Resource economy ‘still in its infancy’ – SITA chief

The waste industry must manage the transformation towards a circular economy in a mutually beneficial way to overcome the challenges presented by supply and demand of secondary raw materials.

SITA’s chief executive David Palmer-Jones told delegates at the Resource Association’s annual conference this week (July 9) that the resource economy was still in its infancy and the entire supply chain would need to work together to find a sustainable future.

“We have a mismatch between the demand and supply of secondary raw materials; there is a complete imbalance in what we need,” he said.

“As we move to this new world, we are going to have a lot of issues around this. How do we get sustainable markets for that material?”

Palmer-Jones explained that each part of the industry had to accept responsibility for better quality, secondary raw, materials.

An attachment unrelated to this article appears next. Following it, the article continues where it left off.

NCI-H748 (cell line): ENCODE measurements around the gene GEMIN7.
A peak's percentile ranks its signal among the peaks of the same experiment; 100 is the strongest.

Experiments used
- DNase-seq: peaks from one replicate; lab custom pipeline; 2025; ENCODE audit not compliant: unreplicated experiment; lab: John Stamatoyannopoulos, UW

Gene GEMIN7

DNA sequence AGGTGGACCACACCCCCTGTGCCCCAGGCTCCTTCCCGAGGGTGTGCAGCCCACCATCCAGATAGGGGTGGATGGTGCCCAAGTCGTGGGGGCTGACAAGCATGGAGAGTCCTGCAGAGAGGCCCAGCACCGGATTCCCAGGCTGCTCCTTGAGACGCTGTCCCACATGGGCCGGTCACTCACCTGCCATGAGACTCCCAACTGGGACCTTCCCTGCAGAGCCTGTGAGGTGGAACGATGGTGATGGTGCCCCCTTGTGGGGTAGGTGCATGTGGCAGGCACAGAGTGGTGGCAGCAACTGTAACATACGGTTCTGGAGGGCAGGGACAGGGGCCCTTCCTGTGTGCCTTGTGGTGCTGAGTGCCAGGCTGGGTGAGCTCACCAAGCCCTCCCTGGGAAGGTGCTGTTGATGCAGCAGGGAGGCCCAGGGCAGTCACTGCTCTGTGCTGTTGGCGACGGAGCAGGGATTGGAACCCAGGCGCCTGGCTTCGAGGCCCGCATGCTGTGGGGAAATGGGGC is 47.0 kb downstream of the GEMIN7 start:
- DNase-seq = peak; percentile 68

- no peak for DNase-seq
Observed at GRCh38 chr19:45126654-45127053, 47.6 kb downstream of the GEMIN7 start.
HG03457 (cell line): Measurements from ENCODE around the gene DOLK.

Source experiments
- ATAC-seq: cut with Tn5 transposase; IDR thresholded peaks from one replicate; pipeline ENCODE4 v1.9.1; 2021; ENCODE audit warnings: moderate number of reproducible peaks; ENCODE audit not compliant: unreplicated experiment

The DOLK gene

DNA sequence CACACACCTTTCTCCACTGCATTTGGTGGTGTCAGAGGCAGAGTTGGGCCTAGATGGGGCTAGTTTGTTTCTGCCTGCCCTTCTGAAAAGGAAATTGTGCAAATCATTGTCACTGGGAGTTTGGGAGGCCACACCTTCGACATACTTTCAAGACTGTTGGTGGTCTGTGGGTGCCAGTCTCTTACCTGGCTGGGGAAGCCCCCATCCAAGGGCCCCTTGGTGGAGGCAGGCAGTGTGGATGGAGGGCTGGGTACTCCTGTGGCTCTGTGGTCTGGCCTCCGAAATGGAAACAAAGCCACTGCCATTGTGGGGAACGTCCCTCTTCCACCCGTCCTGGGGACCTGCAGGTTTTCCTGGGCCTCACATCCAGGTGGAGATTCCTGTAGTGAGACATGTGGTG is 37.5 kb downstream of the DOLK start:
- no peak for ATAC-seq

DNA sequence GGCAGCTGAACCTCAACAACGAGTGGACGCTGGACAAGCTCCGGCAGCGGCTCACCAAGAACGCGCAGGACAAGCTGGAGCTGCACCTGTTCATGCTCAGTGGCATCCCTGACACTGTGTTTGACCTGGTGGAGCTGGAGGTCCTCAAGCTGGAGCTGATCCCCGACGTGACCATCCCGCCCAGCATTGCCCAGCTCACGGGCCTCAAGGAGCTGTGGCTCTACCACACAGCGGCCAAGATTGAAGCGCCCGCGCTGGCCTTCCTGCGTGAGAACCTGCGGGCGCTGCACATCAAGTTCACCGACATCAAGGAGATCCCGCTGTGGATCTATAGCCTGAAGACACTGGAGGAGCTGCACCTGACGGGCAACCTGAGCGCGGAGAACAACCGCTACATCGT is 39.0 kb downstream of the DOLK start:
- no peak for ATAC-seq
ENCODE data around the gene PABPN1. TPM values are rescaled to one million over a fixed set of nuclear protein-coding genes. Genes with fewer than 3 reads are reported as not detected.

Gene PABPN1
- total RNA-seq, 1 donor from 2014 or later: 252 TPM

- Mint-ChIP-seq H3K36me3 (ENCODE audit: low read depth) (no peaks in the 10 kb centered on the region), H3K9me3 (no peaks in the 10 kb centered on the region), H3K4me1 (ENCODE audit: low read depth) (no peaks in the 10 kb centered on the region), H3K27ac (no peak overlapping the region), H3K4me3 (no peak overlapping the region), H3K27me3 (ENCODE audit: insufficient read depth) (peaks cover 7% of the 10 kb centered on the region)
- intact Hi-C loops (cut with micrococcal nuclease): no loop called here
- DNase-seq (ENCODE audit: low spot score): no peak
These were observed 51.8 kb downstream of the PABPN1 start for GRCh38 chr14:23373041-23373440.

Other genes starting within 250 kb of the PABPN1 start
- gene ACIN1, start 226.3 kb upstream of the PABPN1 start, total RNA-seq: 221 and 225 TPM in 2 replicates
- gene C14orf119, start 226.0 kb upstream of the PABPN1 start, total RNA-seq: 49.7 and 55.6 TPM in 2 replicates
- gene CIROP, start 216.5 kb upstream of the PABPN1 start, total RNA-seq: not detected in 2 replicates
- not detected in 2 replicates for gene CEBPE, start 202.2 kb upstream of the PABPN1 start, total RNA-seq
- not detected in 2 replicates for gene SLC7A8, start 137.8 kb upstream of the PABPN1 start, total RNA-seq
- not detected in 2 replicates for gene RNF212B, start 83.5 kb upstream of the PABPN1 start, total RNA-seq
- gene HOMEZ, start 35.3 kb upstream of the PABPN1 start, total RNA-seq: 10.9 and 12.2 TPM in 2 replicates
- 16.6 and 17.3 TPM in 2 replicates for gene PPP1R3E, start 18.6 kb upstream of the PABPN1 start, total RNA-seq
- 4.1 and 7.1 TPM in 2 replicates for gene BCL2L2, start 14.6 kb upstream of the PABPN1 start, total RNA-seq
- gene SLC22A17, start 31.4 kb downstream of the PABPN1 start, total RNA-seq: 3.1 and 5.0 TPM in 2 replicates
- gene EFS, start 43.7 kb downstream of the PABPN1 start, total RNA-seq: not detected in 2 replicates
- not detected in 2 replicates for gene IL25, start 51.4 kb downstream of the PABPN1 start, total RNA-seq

Waste providers and collectors, he said, needed to work with their customers to drive up quality.

Local authorities could play their part through the way that they tendered and by working with households to improve the quality of recyclate collected. Re-processors, he added, needed to recognise that quality costs and that this had to be borne equally.

“We need to be able to gather the materials in a format and a quality that the reprocessors and the manufacturers need,” he said.

“We’ve then got to allow the economics of that to work in terms of the cost to customers but also on the return on capital to take that value out of the waste stream.”

Palmer-Jones also called on the waste industry to become the “stewards of material”, working with manufacturesr and reprocessors to improve product design.

He said that the Government needed to start thinking more long-term about resources and incentivise the industry and called for lobbying about reassuring the manufacturing of materials.

“If we don’t, I can see difficulties ahead in terms of having a sustainable market, a viable market and a balance between energy and resources being the perfect equilibrium.”

Nick Warburton

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